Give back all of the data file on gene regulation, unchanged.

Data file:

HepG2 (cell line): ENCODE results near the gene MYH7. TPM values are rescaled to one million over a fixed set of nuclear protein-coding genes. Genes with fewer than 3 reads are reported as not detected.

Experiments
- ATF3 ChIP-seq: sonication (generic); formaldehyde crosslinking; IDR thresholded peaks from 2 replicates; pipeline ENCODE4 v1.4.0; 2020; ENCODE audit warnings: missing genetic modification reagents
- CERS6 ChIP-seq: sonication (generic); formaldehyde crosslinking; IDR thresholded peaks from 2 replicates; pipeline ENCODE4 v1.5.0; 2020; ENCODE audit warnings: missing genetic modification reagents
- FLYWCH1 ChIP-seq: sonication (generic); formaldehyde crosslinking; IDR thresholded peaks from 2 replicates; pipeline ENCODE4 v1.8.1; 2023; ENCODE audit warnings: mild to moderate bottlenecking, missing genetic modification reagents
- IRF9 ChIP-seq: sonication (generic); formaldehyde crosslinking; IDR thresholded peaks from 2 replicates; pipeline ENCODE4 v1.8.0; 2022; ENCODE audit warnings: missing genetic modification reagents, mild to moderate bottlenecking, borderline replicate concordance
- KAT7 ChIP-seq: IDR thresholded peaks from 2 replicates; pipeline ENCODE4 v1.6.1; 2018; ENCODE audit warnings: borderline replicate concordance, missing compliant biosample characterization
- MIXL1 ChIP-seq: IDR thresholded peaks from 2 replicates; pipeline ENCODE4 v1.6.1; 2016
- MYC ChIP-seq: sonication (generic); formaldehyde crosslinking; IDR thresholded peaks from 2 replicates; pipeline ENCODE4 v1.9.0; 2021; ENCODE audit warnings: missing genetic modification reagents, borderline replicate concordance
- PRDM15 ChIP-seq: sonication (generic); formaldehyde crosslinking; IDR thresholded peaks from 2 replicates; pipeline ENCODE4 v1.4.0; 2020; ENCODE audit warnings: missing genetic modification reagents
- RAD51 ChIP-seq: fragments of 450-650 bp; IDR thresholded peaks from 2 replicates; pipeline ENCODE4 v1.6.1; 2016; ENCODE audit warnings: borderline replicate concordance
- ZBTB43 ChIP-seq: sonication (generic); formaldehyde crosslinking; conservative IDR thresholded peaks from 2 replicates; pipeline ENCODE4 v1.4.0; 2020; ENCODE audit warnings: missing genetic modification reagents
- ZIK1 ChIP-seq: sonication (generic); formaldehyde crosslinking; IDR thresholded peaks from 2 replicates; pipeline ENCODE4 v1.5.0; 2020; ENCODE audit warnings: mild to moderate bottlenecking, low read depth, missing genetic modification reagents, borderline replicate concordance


HepG2 (cell line): ENCODE results near the gene MYH7. TPM values are rescaled to one million over a fixed set of nuclear protein-coding genes. Genes with fewer than 3 reads are reported as not detected.

Experiments
- ATF3 ChIP-seq: sonication (generic); formaldehyde crosslinking; IDR thresholded peaks from 2 replicates; pipeline ENCODE4 v1.4.0; 2020; ENCODE audit warnings: missing genetic modification reagents
- CERS6 ChIP-seq: sonication (generic); formaldehyde crosslinking; IDR thresholded peaks from 2 replicates; pipeline ENCODE4 v1.5.0; 2020; ENCODE audit warnings: missing genetic modification reagents
- FLYWCH1 ChIP-seq: sonication (generic); formaldehyde crosslinking; IDR thresholded peaks from 2 replicates; pipeline ENCODE4 v1.8.1; 2023; ENCODE audit warnings: mild to moderate bottlenecking, missing genetic modification reagents
- IRF9 ChIP-seq: sonication (generic); formaldehyde crosslinking; IDR thresholded peaks from 2 replicates; pipeline ENCODE4 v1.8.0; 2022; ENCODE audit warnings: missing genetic modification reagents, mild to moderate bottlenecking, borderline replicate concordance
- KAT7 ChIP-seq: IDR thresholded peaks from 2 replicates; pipeline ENCODE4 v1.6.1; 2018; ENCODE audit warnings: borderline replicate concordance, missing compliant biosample characterization
- MIXL1 ChIP-seq: IDR thresholded peaks from 2 replicates; pipeline ENCODE4 v1.6.1; 2016
- MYC ChIP-seq: sonication (generic); formaldehyde crosslinking; IDR thresholded peaks from 2 replicates; pipeline ENCODE4 v1.9.0; 2021; ENCODE audit warnings: missing genetic modification reagents, borderline replicate concordance
- PRDM15 ChIP-seq: sonication (generic); formaldehyde crosslinking; IDR thresholded peaks from 2 replicates; pipeline ENCODE4 v1.4.0; 2020; ENCODE audit warnings: missing genetic modification reagents
- RAD51 ChIP-seq: fragments of 450-650 bp; IDR thresholded peaks from 2 replicates; pipeline ENCODE4 v1.6.1; 2016; ENCODE audit warnings: borderline replicate concordance
- ZBTB43 ChIP-seq: sonication (generic); formaldehyde crosslinking; conservative IDR thresholded peaks from 2 replicates; pipeline ENCODE4 v1.4.0; 2020; ENCODE audit warnings: missing genetic modification reagents
- ZIK1 ChIP-seq: sonication (generic); formaldehyde crosslinking; IDR thresholded peaks from 2 replicates; pipeline ENCODE4 v1.5.0; 2020; ENCODE audit warnings: mild to moderate bottlenecking, low read depth, missing genetic modification reagents, borderline replicate concordance